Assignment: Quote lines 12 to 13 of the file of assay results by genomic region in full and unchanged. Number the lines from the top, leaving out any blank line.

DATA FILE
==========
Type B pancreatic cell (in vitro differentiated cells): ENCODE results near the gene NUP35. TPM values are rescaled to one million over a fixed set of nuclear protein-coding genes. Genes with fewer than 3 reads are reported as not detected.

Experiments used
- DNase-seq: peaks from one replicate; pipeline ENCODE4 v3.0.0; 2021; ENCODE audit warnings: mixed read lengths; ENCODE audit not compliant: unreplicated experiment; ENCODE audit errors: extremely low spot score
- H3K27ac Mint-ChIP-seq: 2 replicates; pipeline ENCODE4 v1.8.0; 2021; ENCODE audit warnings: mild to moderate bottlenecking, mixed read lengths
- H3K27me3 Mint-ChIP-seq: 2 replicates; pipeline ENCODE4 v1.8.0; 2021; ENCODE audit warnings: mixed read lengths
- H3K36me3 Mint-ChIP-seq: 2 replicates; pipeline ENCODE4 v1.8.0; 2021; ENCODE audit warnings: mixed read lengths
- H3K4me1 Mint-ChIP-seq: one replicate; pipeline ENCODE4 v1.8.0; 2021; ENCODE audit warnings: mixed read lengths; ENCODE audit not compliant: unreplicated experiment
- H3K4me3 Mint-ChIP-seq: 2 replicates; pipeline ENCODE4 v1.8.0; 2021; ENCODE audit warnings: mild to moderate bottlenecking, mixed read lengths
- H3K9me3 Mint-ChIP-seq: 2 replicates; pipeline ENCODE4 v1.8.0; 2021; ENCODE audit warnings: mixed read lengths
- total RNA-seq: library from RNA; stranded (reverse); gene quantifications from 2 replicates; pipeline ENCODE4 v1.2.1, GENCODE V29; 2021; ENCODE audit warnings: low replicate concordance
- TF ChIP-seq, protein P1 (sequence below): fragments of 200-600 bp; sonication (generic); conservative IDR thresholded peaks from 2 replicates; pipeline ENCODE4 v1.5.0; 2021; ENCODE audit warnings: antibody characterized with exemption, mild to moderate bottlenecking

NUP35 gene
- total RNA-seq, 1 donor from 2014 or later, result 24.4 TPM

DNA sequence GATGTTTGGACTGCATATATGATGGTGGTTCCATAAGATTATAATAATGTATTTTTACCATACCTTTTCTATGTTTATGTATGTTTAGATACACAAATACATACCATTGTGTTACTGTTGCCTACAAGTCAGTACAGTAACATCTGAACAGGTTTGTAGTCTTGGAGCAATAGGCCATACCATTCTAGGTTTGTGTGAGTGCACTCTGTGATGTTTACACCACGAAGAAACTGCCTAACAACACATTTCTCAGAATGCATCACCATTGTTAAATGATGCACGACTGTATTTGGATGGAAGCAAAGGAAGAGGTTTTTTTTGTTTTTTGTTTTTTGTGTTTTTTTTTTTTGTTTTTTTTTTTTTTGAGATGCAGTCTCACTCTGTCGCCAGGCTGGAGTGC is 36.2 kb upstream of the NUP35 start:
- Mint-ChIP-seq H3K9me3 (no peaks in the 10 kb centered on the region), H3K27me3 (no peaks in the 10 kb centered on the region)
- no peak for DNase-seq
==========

NUP35 gene
- total RNA-seq, 1 donor from 2014 or later, result 24.4 TPM